Well I don't think that is rational. Luggage DOES NOT just disappear, and it is ridiculous to assume it can somehow be misplaced. It's also a poor euphemism to declare lost luggage to be "uncollected", which is the terminology sometimes used by airlines. Indeed, the passenger was there to collect it; it's just that the luggage wasn't there to collect.
I heard one passenger say on the television documentary Dispatches, something to the effect that she'd like to be able to go to a police station and report the airline for STEALING her case.
Well obviously the luggage has ended up somewhere, and it's in the possession of airport staff somewhere somehow. The question then is, how can it be LOST? Baggage has labels on, often with the names and addresses of the passengers who are the rightful owners of the stuff. Sometimes even the phone numbers of the people are on the baggage. So, it should, in theory at least, be an elementary matter to contact the people and tell them "we've found your luggage".
Another thing about this is, considering all the ritual humiliation and in-the-name-of-security nonsense that passengers are put through, there really is no excuse for failing to be able to identify any piece of baggage. It would be as preposterous as suggesting that somehow a percentage of passengers managed to get lost on planes without their passports.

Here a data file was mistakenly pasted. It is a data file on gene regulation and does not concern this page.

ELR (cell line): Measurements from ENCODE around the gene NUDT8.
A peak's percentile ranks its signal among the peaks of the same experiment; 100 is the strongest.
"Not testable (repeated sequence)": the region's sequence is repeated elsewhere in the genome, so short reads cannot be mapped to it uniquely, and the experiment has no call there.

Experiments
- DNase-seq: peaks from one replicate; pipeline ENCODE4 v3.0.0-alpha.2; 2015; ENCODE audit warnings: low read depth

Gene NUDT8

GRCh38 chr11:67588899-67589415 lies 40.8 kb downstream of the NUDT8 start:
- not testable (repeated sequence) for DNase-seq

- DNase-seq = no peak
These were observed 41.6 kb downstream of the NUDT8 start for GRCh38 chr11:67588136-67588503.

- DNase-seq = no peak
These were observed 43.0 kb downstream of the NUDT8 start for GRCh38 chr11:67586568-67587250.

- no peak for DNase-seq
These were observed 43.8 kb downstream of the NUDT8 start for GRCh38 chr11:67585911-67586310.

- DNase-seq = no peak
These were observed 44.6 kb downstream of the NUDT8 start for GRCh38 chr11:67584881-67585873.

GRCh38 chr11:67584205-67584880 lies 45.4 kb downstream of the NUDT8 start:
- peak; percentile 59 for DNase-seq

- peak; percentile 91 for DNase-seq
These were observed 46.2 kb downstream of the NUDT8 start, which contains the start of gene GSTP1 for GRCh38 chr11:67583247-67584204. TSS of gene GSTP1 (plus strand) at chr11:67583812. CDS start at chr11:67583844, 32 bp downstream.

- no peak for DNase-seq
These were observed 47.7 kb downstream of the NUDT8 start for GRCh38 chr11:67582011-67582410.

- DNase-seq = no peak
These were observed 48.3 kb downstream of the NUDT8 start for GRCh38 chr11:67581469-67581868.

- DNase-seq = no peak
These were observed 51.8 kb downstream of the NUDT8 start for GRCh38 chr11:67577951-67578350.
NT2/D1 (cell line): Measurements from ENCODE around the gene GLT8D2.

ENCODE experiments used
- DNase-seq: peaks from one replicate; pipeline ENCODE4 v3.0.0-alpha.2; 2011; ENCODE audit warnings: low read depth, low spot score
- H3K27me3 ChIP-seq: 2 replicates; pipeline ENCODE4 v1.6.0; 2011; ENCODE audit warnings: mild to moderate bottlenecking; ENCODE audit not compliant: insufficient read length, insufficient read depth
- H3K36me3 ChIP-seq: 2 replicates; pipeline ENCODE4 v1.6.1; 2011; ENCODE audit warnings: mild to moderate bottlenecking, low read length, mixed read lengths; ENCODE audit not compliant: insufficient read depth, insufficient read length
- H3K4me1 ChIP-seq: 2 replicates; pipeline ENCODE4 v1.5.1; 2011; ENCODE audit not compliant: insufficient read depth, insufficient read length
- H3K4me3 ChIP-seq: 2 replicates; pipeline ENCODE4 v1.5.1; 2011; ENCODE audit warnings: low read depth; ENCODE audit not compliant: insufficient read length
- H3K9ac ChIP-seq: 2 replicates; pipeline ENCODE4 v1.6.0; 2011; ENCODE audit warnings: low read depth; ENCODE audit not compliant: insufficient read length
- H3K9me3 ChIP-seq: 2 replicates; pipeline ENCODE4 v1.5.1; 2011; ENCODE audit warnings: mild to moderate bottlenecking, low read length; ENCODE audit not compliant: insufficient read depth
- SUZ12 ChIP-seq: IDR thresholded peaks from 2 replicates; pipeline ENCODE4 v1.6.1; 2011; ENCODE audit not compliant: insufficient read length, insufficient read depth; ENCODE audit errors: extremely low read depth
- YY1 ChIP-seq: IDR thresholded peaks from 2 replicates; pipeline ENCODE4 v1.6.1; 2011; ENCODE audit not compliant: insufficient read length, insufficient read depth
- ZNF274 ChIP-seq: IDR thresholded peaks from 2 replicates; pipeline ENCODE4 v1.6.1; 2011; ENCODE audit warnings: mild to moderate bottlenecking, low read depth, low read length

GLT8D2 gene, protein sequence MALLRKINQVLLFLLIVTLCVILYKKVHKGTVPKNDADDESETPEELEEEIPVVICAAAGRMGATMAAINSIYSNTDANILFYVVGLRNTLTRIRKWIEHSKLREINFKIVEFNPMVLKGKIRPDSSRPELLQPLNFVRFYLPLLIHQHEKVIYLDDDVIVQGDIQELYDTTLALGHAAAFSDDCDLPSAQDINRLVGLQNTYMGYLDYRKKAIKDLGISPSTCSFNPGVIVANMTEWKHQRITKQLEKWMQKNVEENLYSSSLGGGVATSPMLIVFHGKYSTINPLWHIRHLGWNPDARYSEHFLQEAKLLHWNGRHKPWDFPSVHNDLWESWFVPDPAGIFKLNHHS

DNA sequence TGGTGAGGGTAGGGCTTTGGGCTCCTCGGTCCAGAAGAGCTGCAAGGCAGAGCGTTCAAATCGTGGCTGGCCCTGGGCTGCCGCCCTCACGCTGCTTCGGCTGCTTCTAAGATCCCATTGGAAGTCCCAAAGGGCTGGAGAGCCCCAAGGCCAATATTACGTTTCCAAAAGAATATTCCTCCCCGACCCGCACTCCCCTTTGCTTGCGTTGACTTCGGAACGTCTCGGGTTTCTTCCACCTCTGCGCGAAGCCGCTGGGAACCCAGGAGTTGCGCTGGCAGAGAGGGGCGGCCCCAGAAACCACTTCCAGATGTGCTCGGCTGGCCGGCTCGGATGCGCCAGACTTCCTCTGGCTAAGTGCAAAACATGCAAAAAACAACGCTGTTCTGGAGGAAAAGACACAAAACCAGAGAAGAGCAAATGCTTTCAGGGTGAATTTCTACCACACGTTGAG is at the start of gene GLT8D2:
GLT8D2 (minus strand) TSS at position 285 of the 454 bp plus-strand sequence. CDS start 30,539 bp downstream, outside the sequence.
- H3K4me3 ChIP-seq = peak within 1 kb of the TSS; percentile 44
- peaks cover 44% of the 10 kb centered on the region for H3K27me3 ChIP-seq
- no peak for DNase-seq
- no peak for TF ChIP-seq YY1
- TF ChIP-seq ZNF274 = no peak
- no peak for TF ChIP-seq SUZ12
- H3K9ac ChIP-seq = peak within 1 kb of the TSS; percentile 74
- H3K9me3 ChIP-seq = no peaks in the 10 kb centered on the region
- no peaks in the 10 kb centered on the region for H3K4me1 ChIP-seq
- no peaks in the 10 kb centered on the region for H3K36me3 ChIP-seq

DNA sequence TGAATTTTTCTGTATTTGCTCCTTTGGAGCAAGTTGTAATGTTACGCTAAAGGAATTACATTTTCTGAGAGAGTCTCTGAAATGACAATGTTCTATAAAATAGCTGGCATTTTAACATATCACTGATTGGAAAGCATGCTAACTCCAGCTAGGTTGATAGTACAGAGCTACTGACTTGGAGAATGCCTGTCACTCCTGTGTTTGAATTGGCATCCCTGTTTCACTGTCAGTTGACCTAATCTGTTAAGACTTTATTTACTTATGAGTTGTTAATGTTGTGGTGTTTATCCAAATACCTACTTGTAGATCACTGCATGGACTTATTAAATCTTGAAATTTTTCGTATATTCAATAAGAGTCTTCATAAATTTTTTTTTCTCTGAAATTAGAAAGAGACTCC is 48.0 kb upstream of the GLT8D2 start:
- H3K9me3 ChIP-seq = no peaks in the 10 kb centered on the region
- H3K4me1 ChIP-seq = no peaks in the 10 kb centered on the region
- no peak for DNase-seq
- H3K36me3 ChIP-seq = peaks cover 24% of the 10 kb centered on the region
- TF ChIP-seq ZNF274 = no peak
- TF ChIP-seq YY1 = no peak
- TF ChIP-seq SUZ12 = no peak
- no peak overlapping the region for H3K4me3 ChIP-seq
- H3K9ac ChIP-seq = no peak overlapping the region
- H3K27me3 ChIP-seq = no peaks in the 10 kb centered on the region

If a cynical view were to be expressed about this, it could be that the losing of baggage is somehow a cost-cutting exercise by airlines, in that somehow a small saving of costs can be made by just "losing" people's stuff. The cost of matching up lost luggage with passengers, saved by just declaring it "lost" and having computers that delete the record after 90 days. This is not acceptable.
There have been stories of passengers who have fought against airline bureaucracy and have at last managed to gain access to warehouses where "lost luggage" is stowed in less-than-ideal conditions, and they have consistently reported such things as "there were loads of cases all piled up in heaps, and most of them had names and addresses on". Think about this; if you found a case with a name and address on, how difficult would it be for you to get an envelope and copy that address onto it, stick a stamp on it, and put a letter in saying "We've found your luggage. Where would you like us to post it?" etc.